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RATs are widely used in a variety of contexts, some benign, others not. It’s hard to know how many RATs are out there because of their covert nature.Recent reports confirm hundreds of thousands of computers infected in 2014 by only a single type of RAT, with the actual number of infections across years and technology far, far higher.The federal government should clarify the definition of “interception” under Title I of the Electronic Communications Privacy Act (ECPA) and reconsider the damages requirement for private claims in the Computer Fraud and Abuse Act (CFAA) in light of the often non-economic nature of privacy harms.A victim’s suffering is often not financial but emotional.As it currently stands, a ratting plaintiff must show damages of over ,000 to be able to use the act's civil provisions.But even great privacy harms do not necessarily translate to dollars—what is the price of having your sex life mocked by strangers in your living room? —so the act ends up unable to protect many who might need it.There's a real threat of being watched and recorded where you live, and without your knowledge or consent.
Courts, or the legislature, should abandon or retool the "in-flight" metaphor and understand snatched webcam photos as interceptions for the purposes of the statute.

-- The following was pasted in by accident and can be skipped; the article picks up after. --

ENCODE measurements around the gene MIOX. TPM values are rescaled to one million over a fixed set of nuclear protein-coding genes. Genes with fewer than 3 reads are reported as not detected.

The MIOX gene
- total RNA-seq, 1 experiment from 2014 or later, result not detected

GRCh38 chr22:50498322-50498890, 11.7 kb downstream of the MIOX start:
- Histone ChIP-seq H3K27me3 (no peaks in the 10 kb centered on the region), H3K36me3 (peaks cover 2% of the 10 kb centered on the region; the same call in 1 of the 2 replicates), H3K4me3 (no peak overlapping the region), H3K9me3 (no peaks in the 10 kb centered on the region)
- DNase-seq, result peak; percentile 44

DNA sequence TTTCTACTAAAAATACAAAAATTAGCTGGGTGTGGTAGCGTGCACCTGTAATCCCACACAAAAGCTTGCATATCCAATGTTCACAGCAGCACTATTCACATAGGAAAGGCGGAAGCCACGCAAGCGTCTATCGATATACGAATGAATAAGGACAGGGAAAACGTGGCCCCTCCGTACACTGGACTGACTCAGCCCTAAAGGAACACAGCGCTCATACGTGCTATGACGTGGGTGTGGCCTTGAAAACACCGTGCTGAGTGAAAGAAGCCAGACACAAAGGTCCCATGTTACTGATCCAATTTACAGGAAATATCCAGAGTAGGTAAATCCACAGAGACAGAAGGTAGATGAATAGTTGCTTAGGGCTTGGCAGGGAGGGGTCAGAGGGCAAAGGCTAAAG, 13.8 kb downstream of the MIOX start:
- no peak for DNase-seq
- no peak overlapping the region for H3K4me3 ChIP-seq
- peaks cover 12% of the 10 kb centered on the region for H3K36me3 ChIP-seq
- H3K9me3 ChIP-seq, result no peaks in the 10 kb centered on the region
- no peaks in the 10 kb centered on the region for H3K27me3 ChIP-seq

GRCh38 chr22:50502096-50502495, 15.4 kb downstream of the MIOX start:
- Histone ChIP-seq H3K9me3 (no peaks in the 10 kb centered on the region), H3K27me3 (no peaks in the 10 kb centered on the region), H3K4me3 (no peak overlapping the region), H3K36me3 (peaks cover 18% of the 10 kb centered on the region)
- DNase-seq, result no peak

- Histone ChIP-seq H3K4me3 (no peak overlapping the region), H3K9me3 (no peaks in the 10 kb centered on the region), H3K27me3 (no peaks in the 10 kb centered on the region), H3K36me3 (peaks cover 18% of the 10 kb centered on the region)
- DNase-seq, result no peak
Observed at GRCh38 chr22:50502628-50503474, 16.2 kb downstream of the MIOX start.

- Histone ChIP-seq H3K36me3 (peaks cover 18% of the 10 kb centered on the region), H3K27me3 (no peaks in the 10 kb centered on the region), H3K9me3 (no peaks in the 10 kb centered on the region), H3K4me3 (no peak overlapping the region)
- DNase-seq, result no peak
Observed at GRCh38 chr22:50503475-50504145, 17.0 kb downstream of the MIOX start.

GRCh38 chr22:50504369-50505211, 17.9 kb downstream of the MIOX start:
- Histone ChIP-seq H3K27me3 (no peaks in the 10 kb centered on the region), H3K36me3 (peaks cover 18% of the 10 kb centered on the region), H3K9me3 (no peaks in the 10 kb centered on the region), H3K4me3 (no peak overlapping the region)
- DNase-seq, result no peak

A leading case illustrating the problems with the “in-flight” ECPA approach is , still-pending federal litigation over RAT spying conducted by rent-to-own computer stores franchised by Aaron’s, Inc.
At issue are privacy harms suffered by Colorado residents Crystal and Brian Byrd at the hands of a RAT called PC Rental Agent.
The laptop, it turned out, had been stolen before she bought it, and it came equipped with a Remote Access Tool, or RAT.
RATs are software that allow a third party to spy on a computer user from afar, whether rifling through messages and browsing activity, photographing the computer screen, or in many cases hijacking the webcam and taking photographs of whomever is on the other side.